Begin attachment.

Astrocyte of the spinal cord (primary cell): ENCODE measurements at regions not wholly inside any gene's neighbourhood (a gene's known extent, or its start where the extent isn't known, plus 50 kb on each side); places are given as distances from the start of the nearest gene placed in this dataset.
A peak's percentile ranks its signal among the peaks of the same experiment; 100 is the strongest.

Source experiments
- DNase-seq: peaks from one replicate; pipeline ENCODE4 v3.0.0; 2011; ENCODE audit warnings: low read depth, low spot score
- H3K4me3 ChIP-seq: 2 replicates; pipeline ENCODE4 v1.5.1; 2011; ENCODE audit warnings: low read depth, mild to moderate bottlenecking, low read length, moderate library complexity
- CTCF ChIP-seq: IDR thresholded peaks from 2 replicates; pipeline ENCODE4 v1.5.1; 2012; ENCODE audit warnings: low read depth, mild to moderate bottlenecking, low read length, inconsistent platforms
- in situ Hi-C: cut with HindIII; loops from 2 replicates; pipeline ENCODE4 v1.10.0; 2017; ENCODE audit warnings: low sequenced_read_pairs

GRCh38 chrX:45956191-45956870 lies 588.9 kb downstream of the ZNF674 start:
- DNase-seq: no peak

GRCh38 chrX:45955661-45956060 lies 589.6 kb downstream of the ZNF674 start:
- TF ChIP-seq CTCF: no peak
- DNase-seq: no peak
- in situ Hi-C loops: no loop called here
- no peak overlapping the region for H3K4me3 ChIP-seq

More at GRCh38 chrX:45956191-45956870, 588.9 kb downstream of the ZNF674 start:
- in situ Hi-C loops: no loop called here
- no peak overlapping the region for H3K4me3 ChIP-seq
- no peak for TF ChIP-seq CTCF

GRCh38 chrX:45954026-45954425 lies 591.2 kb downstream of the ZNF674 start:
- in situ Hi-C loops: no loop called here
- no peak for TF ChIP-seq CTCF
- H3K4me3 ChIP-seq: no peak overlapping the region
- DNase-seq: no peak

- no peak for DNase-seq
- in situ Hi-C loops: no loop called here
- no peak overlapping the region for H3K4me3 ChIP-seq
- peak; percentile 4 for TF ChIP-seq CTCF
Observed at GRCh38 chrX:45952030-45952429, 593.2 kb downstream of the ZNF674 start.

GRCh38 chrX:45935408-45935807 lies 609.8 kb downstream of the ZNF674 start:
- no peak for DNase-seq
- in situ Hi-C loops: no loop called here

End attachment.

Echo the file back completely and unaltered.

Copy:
Astrocyte of the spinal cord (primary cell): ENCODE measurements at regions not wholly inside any gene's neighbourhood (a gene's known extent, or its start where the extent isn't known, plus 50 kb on each side); places are given as distances from the start of the nearest gene placed in this dataset.
A peak's percentile ranks its signal among the peaks of the same experiment; 100 is the strongest.

Source experiments
- DNase-seq: peaks from one replicate; pipeline ENCODE4 v3.0.0; 2011; ENCODE audit warnings: low read depth, low spot score
- H3K4me3 ChIP-seq: 2 replicates; pipeline ENCODE4 v1.5.1; 2011; ENCODE audit warnings: low read depth, mild to moderate bottlenecking, low read length, moderate library complexity
- CTCF ChIP-seq: IDR thresholded peaks from 2 replicates; pipeline ENCODE4 v1.5.1; 2012; ENCODE audit warnings: low read depth, mild to moderate bottlenecking, low read length, inconsistent platforms
- in situ Hi-C: cut with HindIII; loops from 2 replicates; pipeline ENCODE4 v1.10.0; 2017; ENCODE audit warnings: low sequenced_read_pairs

GRCh38 chrX:45956191-45956870 lies 588.9 kb downstream of the ZNF674 start:
- DNase-seq: no peak

GRCh38 chrX:45955661-45956060 lies 589.6 kb downstream of the ZNF674 start:
- TF ChIP-seq CTCF: no peak
- DNase-seq: no peak
- in situ Hi-C loops: no loop called here
- no peak overlapping the region for H3K4me3 ChIP-seq

More at GRCh38 chrX:45956191-45956870, 588.9 kb downstream of the ZNF674 start:
- in situ Hi-C loops: no loop called here
- no peak overlapping the region for H3K4me3 ChIP-seq
- no peak for TF ChIP-seq CTCF

GRCh38 chrX:45954026-45954425 lies 591.2 kb downstream of the ZNF674 start:
- in situ Hi-C loops: no loop called here
- no peak for TF ChIP-seq CTCF
- H3K4me3 ChIP-seq: no peak overlapping the region
- DNase-seq: no peak

- no peak for DNase-seq
- in situ Hi-C loops: no loop called here
- no peak overlapping the region for H3K4me3 ChIP-seq
- peak; percentile 4 for TF ChIP-seq CTCF
Observed at GRCh38 chrX:45952030-45952429, 593.2 kb downstream of the ZNF674 start.

GRCh38 chrX:45935408-45935807 lies 609.8 kb downstream of the ZNF674 start:
- no peak for DNase-seq
- in situ Hi-C loops: no loop called here